It’s heartbreaking, dramatic and entertaining. It felt real to me, and I was so happy these two find each other and get the happy ending they so deserved. Ms. Duran has a great voice, but is accessible and not overly embellished, so there's no gimmick to it, and lets the characters and story speak for themselves.  

I would absolutely recommend it to everyone, especially to those who, like me, have fallen a bit out of love with Historical Romance, and need a book to remind them why they used to love it so much.

Review by Brie
Grade: 4.5
Sensuality: McSteamy
Purchase: Amazon

Synopsis:

IN GRITTY, WORKING-CLASS LONDON, SHE DOES WHAT SHE MUST TO SURVIVE . . . 

When Nell Whitby breaks into an earl’s house on a midnight quest for revenge, she finds her pistol pointed at the wrong man—one handsome as sin and naked as the day he was born. Pity he’s a lunatic. He thinks her a missing heiress, but more to the point, he’ll help her escape the slums and right a grave injustice. Not a bad bargain. All she has to do is marry him. 

A NOTORIOUS LADIES’ MAN COULD TAKE HER FROM POVERTY TO OPULENCE . . . BUT AT WHAT PRICE? 

A rake of the first order, Simon St. Maur spent his restless youth burning every bridge he crossed. When he inherits an earldom without a single penny attached to it, he sees a chance to start over—provided he can find an heiress to fund his efforts. But his wicked reputation means courtship will be difficult—until fate sends him the most notorious missing heiress in history. All he needs now is to make her into a lady and keep himself from making the only mistake that could ruin everything: falling in love. . . .

Pocket Star. June 28, 2011.

10 comments:

  1. Glad you enjoyed this book, Brie. I read this one, but found it too gritty to my taste. I just couldn't like the heroine... And I guess in the end, it's also a matter of how I don't click with Ms Duran's writing. Sigh. But it's nice to have some gritty historical romances from time to time instead of always the fluffy ones, even though I favor them LOL.

    Curious to see what other historical romances books you've been reading.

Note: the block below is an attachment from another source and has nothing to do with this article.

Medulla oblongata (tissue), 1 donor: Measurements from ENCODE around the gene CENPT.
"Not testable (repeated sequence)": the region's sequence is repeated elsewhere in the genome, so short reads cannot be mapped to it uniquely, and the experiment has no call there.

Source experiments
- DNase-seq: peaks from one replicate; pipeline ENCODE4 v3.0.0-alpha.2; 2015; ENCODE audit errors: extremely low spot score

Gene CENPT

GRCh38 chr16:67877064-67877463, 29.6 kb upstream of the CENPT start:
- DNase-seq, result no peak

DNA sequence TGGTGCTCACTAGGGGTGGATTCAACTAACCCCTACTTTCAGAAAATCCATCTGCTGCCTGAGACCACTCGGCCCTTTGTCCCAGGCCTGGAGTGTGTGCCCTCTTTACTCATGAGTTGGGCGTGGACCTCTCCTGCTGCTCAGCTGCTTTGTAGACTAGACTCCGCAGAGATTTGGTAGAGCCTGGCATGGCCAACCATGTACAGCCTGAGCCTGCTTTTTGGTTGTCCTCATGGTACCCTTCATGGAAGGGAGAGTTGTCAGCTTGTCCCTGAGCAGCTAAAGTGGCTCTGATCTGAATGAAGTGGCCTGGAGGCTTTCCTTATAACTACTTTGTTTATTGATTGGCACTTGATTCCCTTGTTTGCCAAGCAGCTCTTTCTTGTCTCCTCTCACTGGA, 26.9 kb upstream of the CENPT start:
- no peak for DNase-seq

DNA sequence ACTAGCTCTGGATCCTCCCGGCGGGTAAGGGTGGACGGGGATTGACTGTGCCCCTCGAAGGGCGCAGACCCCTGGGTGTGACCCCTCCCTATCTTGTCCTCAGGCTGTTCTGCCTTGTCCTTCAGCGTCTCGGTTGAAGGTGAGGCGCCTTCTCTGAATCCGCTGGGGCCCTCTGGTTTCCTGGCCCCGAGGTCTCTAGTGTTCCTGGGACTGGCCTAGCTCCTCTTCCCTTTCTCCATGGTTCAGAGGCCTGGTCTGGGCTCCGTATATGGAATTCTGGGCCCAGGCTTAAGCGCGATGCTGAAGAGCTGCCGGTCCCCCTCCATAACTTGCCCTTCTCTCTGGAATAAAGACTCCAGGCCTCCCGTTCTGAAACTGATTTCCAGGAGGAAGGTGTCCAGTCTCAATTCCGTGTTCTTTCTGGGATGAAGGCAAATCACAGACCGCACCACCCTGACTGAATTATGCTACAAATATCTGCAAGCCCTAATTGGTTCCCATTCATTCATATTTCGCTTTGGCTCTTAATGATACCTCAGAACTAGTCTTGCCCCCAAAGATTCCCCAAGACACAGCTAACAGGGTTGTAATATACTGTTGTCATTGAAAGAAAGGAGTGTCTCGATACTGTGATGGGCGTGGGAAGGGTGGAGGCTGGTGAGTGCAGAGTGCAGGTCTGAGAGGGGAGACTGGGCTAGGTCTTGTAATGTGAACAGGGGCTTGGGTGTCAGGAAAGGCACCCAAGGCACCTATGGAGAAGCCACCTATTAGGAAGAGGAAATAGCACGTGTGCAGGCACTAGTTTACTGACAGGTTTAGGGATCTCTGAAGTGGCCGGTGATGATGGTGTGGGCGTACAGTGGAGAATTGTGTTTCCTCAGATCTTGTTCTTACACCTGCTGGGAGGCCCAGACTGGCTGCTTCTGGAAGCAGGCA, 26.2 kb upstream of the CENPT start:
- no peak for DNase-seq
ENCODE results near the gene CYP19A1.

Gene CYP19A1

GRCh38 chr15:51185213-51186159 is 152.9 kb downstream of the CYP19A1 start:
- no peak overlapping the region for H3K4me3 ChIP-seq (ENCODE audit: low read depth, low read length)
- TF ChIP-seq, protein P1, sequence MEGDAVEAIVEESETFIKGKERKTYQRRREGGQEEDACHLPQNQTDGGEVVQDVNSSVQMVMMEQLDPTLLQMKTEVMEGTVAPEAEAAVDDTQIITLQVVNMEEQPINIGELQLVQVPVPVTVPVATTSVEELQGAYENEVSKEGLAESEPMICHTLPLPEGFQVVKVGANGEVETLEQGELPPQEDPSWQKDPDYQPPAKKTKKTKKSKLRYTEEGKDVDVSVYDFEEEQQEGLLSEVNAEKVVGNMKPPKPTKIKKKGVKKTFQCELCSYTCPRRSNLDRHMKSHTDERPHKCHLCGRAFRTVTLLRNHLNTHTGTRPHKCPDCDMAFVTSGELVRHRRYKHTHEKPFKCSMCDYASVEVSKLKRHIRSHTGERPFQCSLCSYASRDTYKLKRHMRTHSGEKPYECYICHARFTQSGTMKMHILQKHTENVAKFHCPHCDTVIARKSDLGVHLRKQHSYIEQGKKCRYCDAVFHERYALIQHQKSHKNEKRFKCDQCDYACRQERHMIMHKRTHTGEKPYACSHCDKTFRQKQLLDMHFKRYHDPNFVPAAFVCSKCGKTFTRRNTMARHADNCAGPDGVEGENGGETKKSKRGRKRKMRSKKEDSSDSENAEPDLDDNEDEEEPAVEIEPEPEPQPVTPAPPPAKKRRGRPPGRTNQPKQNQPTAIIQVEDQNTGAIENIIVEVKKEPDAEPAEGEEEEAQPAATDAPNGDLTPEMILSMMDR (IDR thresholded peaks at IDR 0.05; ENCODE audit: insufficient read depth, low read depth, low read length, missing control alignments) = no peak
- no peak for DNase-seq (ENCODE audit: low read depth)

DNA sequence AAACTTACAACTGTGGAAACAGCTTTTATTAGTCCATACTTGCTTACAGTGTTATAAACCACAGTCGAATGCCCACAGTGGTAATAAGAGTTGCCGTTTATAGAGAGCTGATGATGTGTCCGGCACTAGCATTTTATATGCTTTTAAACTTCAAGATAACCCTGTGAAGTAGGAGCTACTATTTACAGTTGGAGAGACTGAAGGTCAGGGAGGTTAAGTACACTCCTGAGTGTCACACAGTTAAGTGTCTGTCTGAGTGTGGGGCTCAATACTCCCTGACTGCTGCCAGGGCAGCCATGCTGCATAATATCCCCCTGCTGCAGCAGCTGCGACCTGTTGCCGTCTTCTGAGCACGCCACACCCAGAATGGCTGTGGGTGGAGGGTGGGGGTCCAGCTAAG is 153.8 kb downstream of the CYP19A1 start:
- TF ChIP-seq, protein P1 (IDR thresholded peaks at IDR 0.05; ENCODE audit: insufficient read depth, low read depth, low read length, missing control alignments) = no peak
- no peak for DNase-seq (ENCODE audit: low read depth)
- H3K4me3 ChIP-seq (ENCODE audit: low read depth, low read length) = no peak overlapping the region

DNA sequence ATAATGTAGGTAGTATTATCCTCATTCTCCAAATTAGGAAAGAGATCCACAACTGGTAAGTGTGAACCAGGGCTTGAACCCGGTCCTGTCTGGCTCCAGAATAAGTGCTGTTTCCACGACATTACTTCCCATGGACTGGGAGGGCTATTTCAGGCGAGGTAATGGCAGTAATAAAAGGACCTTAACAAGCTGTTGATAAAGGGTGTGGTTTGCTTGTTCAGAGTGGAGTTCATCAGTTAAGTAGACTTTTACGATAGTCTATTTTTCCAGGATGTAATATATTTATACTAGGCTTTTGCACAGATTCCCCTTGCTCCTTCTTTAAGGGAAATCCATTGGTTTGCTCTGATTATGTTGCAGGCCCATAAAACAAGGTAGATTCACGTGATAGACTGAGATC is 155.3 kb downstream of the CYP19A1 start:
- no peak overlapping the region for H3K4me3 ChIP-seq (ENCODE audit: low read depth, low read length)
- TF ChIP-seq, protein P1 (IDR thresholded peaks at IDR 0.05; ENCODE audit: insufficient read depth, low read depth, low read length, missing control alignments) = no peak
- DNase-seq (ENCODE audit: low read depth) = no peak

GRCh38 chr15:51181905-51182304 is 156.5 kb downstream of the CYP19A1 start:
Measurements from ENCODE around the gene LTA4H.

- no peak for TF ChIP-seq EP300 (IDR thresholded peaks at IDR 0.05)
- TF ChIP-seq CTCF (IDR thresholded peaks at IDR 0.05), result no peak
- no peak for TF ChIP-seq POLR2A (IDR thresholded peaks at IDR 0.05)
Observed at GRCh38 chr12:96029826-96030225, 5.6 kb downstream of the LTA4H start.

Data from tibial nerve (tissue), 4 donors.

ReplyDelete
    Replies
    1. Ha! I think our only common ground is Paranormal Romance, because I love gritty historicals (gritty anything, actually) and hate the fluffy ones ;-)

      My next review is going to be The Spymaster's Lady by Joanna Bourne. Have you read it? Not as gritty as this one, but not fluffy either. And then I think I'll keep reading Bourne because I'm enjoying this series a lot, even though I don't like spies or road trip stories, and these books seem to be both.

      Delete
  2. Oh hey, I have this one in my TBR collection--I'll have to queue it up after I finish what I'm currently reading (Crusie's Strange Bedpersons) because I suspect I'll be in line for quite a while tonight so I can VOTE. (I love voting. It is the BEST.)

    ReplyDelete
    Replies
    1. I don't think I've read Strange Bedpersons, and if I have, I can't remember.

      I love voting! I've been doing it since I turned 18.

      Let me know how you like the books.

      Delete
  3. Sounds really character driven and the characters sound wonderful! I like the sound of this one and the premise of her being the long lost daughter. Which makes me wonder about her background and if her mother was really her mother? Too bad the villains didn't live up to the rest of the book, but at least it didn't ruin the story.

    ReplyDelete
    Replies
    1. It is! This is technically a spoiler, although the revelation happens early on in the book, but don't read if you don't want to know:

      SPOILER
      .
      .
      .
      .
      .
      .
      .
      .
      .
      .
      .
      The mother wasn't her real mother, she was stolen when she was 7, but doesn't remember her life before that.

      END OF SPOILER

      Delete
  4. Brie, I'm so glad you enjoyed this book. I have yet to read any other of Ms. Duran's work but this one kept my attention fully. The scene you quote - broke my heart.

    And thank you. :-)

    Marilyn

    ReplyDelete
    Replies
    1. I loved that scene. The entire fight was so good. It was a bit sloppy in terms of fitting the plot, because the misunderstanding made no sense, but it was so dramatic and heartbreaking that I was in tears.

      Delete
  5. So glad you liked this one, Brie. I love Meredith Duran's writing. Have you read her debut novel, The Duke of Shadows? It's my absolute favorite of her books.

    ReplyDelete
  6. I didn't read the review as I have this one on Mt. TBR. But, knowing you loved it, I really should move it up. (Then again, I have about 100 that need to be moved up...)

    ReplyDelete

Related Posts Plugin for WordPress, Blogger...

FTC Disclaimer

The books reviewed here were purchased by us. If the book was provided by the author or publisher for review, it will be noted on the post. We do not get any type of monetary compensation from publishers or authors.